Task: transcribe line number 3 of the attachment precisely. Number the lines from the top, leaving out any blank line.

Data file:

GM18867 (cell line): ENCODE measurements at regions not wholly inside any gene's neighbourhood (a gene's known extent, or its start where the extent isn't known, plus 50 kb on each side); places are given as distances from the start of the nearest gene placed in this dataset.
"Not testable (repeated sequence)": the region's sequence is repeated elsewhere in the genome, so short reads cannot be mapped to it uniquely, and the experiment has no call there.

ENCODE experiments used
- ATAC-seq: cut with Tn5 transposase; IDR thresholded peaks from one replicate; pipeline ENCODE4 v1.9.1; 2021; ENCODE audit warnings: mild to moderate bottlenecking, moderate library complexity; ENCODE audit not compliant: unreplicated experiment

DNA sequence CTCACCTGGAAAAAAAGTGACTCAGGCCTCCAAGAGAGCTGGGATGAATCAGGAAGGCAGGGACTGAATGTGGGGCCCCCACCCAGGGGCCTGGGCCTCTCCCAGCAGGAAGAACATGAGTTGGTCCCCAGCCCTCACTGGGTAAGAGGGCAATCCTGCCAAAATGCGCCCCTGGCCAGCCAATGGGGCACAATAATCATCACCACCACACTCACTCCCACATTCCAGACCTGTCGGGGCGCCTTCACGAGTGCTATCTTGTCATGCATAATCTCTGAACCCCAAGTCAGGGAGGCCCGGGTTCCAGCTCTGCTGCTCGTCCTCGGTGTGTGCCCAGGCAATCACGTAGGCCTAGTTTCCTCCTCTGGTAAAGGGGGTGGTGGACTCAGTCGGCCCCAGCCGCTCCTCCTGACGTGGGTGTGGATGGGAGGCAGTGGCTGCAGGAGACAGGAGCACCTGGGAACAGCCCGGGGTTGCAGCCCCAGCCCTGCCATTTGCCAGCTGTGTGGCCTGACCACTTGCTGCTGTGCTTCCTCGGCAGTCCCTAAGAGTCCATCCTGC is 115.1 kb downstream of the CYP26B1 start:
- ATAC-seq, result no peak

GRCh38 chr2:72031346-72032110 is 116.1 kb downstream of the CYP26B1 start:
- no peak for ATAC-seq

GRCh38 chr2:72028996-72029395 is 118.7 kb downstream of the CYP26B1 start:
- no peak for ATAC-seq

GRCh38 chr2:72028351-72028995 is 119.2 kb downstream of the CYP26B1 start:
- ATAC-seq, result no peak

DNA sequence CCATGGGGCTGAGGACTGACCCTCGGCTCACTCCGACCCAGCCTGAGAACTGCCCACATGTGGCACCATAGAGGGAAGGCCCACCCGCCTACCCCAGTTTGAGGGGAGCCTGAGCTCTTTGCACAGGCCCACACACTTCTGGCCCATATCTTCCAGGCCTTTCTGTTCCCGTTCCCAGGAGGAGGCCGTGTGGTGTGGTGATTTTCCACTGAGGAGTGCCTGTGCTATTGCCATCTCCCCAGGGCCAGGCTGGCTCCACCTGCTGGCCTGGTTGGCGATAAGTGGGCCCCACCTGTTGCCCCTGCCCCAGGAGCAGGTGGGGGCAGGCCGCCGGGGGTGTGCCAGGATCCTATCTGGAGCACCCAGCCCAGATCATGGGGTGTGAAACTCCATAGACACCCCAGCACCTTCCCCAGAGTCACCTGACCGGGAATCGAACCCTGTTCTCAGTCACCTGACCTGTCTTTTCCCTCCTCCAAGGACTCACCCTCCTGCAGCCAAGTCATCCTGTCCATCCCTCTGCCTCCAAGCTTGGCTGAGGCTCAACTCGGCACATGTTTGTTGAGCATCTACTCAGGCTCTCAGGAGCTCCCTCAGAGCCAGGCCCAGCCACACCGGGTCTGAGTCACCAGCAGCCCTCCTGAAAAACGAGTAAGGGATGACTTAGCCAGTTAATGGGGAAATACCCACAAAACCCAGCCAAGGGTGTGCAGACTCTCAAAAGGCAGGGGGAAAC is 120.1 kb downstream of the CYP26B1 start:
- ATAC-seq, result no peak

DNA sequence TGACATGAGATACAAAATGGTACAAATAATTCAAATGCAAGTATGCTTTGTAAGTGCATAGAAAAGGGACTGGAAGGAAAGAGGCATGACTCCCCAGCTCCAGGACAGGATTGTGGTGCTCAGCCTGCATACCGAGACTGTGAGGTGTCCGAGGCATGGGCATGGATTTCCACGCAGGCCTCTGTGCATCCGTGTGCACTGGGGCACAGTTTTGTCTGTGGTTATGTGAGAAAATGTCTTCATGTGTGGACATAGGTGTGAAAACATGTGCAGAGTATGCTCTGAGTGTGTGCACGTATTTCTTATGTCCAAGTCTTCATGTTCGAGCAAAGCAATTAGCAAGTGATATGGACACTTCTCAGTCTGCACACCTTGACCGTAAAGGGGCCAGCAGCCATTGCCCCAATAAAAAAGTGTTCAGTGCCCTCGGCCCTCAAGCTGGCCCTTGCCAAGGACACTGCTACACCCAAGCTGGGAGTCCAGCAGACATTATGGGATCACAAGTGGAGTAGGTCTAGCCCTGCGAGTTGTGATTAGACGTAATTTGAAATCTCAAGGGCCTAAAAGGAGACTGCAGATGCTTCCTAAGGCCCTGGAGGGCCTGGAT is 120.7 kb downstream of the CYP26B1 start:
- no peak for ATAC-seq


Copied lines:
ENCODE experiments used